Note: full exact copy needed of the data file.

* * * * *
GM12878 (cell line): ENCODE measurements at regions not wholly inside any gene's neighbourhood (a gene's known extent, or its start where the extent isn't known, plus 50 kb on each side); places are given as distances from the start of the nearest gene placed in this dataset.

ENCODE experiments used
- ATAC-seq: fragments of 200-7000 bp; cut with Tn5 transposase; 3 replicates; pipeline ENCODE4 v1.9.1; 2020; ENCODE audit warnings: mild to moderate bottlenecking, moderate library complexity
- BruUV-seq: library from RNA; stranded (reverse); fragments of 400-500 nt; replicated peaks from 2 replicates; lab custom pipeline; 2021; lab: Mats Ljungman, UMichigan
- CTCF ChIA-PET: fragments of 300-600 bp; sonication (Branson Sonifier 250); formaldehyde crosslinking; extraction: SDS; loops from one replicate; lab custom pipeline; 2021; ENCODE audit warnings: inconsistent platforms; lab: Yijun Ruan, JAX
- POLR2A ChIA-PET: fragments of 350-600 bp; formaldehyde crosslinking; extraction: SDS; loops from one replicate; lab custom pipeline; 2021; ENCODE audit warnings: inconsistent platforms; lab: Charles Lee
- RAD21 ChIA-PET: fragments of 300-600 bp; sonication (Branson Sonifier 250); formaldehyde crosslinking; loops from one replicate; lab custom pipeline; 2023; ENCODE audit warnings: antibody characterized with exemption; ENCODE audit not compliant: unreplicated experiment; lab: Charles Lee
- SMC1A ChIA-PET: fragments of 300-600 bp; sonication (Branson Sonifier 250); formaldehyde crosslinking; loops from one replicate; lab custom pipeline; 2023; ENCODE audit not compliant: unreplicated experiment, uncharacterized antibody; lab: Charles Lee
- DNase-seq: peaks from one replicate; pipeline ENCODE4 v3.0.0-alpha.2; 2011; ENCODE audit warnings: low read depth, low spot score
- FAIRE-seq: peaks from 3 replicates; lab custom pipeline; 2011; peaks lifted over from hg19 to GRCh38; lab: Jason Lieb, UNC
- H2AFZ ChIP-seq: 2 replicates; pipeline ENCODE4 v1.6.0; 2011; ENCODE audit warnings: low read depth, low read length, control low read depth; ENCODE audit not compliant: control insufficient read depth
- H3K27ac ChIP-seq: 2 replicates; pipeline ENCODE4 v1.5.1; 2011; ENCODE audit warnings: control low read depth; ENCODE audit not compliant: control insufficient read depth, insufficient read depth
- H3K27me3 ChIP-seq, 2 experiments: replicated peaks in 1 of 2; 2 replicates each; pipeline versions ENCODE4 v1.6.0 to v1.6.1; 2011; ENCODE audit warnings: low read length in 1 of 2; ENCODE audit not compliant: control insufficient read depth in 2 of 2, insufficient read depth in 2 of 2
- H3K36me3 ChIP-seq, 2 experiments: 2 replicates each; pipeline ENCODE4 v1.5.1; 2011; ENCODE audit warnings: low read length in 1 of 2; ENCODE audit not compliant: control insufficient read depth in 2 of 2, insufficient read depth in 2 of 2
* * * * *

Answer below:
GM12878 (cell line): ENCODE measurements at regions not wholly inside any gene's neighbourhood (a gene's known extent, or its start where the extent isn't known, plus 50 kb on each side); places are given as distances from the start of the nearest gene placed in this dataset.

ENCODE experiments used
- ATAC-seq: fragments of 200-7000 bp; cut with Tn5 transposase; 3 replicates; pipeline ENCODE4 v1.9.1; 2020; ENCODE audit warnings: mild to moderate bottlenecking, moderate library complexity
- BruUV-seq: library from RNA; stranded (reverse); fragments of 400-500 nt; replicated peaks from 2 replicates; lab custom pipeline; 2021; lab: Mats Ljungman, UMichigan
- CTCF ChIA-PET: fragments of 300-600 bp; sonication (Branson Sonifier 250); formaldehyde crosslinking; extraction: SDS; loops from one replicate; lab custom pipeline; 2021; ENCODE audit warnings: inconsistent platforms; lab: Yijun Ruan, JAX
- POLR2A ChIA-PET: fragments of 350-600 bp; formaldehyde crosslinking; extraction: SDS; loops from one replicate; lab custom pipeline; 2021; ENCODE audit warnings: inconsistent platforms; lab: Charles Lee
- RAD21 ChIA-PET: fragments of 300-600 bp; sonication (Branson Sonifier 250); formaldehyde crosslinking; loops from one replicate; lab custom pipeline; 2023; ENCODE audit warnings: antibody characterized with exemption; ENCODE audit not compliant: unreplicated experiment; lab: Charles Lee
- SMC1A ChIA-PET: fragments of 300-600 bp; sonication (Branson Sonifier 250); formaldehyde crosslinking; loops from one replicate; lab custom pipeline; 2023; ENCODE audit not compliant: unreplicated experiment, uncharacterized antibody; lab: Charles Lee
- DNase-seq: peaks from one replicate; pipeline ENCODE4 v3.0.0-alpha.2; 2011; ENCODE audit warnings: low read depth, low spot score
- FAIRE-seq: peaks from 3 replicates; lab custom pipeline; 2011; peaks lifted over from hg19 to GRCh38; lab: Jason Lieb, UNC
- H2AFZ ChIP-seq: 2 replicates; pipeline ENCODE4 v1.6.0; 2011; ENCODE audit warnings: low read depth, low read length, control low read depth; ENCODE audit not compliant: control insufficient read depth
- H3K27ac ChIP-seq: 2 replicates; pipeline ENCODE4 v1.5.1; 2011; ENCODE audit warnings: control low read depth; ENCODE audit not compliant: control insufficient read depth, insufficient read depth
- H3K27me3 ChIP-seq, 2 experiments: replicated peaks in 1 of 2; 2 replicates each; pipeline versions ENCODE4 v1.6.0 to v1.6.1; 2011; ENCODE audit warnings: low read length in 1 of 2; ENCODE audit not compliant: control insufficient read depth in 2 of 2, insufficient read depth in 2 of 2
- H3K36me3 ChIP-seq, 2 experiments: 2 replicates each; pipeline ENCODE4 v1.5.1; 2011; ENCODE audit warnings: low read length in 1 of 2; ENCODE audit not compliant: control insufficient read depth in 2 of 2, insufficient read depth in 2 of 2